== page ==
New Jersey DJ Tom Scharpling has to deal with all sorts of weirdo types on his call-in radio show. Lucky for him, most of the freaks all come from the head of Superchunk drummer Jon Wurster. The pair met in the early '90s during a 'Chunk gig and before long, Wurster was calling in to Sharpling's radio show on independent station WFMU (www.wfmu.org) and riffing on any number of bizarre personas. While the pair has one release to their credit, the infamous Rot, Rot and Rule CD (where Wurster plugs an imaginary rock guide of the same name while real WFMU callers get increasingly abusive), Chain Fights presents five characters that are just familiar enough to hit a nerve.Drawing their concepts from our culture's truly annoying archetypes is what makes these bits so damn funny. For example, there's Jeff Cooper, manager of the poor man's electronics store, Radio Hut, who, once comfortable, asks Sharpling, "What's the P.O. box that you get your 'stroke books' sent to?"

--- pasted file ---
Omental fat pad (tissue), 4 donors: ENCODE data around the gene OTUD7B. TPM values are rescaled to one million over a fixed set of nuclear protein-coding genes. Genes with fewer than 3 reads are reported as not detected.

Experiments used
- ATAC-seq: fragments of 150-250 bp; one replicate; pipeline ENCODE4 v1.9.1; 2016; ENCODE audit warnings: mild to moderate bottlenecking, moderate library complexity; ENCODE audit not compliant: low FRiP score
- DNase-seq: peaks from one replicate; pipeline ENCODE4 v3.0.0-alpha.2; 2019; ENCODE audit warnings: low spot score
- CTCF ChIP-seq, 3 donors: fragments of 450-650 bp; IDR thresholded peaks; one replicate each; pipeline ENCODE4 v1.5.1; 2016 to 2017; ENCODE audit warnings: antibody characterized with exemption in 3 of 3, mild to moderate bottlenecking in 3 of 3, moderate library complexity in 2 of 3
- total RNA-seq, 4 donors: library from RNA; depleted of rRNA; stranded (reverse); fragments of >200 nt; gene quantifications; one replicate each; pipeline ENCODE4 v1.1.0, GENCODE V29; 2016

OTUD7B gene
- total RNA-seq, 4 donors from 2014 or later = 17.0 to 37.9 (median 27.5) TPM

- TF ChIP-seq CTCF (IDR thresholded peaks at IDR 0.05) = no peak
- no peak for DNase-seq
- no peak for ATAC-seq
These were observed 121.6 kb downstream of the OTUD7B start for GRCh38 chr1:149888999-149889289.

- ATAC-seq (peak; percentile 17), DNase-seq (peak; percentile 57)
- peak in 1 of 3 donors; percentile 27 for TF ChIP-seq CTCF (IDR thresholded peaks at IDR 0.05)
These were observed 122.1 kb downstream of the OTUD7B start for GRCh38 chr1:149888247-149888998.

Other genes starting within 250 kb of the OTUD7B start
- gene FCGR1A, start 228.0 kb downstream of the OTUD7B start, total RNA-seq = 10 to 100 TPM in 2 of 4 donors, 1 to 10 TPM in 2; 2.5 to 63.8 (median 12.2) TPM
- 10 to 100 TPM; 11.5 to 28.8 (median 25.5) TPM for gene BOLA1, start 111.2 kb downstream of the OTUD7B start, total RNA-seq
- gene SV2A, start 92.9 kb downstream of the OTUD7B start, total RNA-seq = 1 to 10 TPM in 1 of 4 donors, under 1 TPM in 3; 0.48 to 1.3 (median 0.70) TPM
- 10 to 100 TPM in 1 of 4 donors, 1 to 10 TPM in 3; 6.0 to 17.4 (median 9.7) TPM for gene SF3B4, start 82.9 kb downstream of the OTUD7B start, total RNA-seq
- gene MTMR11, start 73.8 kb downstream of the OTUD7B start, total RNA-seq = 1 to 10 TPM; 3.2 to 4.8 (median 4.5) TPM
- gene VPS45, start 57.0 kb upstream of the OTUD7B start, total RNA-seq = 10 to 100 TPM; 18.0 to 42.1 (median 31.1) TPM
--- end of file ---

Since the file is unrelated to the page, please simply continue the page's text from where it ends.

"We've all gone in to Radio Shack to buy a $2 adapter and been asked for our address and phone number," says Wurster, describing the inspiration for the character. But without a doubt, the most enjoyable exchange occurs between Scharpling and caller Charles R. Martin, a record store owner and insufferable name-dropper whose tastes are so obscure that he dismisses acts like Kraftwerk, The Residents and The Fall as music for "teenyboppers." We all know this pompous jerk, and oftentimes he's the one spinning the records. A great twist on the prank-call genre (says Wurster: "I don't like the fact that prank-call records are bugging someone who didn't ask to be involved"), Chain Fights is horribly laughable, lulling you in to a quiet smirk before smacking you upside the head with spit-take quality comedy.
Chain Fights, Beer Busts and Service With A Grin is available at local independent record stores or online at